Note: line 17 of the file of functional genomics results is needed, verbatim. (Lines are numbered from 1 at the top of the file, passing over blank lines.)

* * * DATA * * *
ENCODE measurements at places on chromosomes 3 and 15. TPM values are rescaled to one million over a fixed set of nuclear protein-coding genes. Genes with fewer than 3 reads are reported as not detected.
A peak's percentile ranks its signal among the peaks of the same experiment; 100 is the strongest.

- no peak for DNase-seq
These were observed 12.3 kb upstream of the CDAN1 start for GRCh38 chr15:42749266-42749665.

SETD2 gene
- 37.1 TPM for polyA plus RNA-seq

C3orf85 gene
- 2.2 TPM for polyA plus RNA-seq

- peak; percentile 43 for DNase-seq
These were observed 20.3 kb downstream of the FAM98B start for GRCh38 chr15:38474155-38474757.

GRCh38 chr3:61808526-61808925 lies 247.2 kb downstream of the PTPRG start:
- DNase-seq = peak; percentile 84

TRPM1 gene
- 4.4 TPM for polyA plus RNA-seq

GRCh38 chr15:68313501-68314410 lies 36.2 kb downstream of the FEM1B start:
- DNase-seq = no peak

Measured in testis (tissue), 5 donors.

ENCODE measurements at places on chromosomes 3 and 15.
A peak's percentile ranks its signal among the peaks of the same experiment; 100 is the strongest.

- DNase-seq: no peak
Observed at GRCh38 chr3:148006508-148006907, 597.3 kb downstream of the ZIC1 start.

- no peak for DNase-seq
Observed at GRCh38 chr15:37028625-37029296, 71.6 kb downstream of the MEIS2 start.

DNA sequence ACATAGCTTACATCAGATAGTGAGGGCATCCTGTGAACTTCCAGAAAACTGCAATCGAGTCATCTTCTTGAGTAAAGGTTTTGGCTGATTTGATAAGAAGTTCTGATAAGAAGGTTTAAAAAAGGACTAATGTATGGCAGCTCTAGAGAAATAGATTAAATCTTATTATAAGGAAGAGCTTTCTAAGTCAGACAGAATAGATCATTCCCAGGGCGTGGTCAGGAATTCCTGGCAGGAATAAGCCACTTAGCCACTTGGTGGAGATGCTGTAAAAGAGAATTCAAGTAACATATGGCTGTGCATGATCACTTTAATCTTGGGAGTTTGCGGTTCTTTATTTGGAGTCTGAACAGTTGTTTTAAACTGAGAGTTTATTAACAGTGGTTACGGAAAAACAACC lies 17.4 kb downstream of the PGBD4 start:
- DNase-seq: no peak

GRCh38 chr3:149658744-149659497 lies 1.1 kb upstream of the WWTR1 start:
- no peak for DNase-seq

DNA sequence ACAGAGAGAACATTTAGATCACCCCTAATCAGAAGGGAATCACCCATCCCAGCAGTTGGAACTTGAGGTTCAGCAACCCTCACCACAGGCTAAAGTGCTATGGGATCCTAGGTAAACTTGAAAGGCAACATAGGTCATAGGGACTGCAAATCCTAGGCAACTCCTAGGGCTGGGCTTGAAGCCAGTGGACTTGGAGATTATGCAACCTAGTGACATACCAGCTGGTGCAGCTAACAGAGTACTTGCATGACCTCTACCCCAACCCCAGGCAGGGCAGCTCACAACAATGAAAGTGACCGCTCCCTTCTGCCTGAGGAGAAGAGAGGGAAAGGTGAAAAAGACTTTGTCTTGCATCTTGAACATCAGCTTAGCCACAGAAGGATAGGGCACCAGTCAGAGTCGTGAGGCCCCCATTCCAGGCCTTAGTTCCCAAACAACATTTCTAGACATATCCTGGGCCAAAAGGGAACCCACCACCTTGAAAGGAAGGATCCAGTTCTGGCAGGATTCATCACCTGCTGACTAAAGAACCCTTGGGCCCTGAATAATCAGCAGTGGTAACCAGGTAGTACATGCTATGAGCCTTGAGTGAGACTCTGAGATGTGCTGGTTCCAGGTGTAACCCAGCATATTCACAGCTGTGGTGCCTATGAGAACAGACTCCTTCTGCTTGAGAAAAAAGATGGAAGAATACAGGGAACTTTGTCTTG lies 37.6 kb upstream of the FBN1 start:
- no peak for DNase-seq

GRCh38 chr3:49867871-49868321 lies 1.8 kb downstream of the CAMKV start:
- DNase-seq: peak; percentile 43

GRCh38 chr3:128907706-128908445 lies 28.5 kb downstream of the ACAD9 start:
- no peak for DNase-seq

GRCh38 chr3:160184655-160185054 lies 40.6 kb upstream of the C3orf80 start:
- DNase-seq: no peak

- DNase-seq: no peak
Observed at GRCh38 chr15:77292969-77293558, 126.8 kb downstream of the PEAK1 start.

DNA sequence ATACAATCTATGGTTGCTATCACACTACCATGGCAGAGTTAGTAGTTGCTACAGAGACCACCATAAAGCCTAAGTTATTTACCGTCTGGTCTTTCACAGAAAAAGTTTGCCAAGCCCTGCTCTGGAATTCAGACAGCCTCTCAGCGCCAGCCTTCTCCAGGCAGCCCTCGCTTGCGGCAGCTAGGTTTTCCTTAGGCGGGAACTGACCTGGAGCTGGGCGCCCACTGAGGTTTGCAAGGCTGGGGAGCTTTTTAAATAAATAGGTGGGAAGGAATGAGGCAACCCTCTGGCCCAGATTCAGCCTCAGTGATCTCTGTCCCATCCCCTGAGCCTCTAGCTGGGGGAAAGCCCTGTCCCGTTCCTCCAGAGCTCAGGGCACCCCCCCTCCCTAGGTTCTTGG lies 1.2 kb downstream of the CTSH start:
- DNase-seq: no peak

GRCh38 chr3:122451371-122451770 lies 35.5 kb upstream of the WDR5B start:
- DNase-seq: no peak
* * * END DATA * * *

Measured in testis (tissue), 5 donors.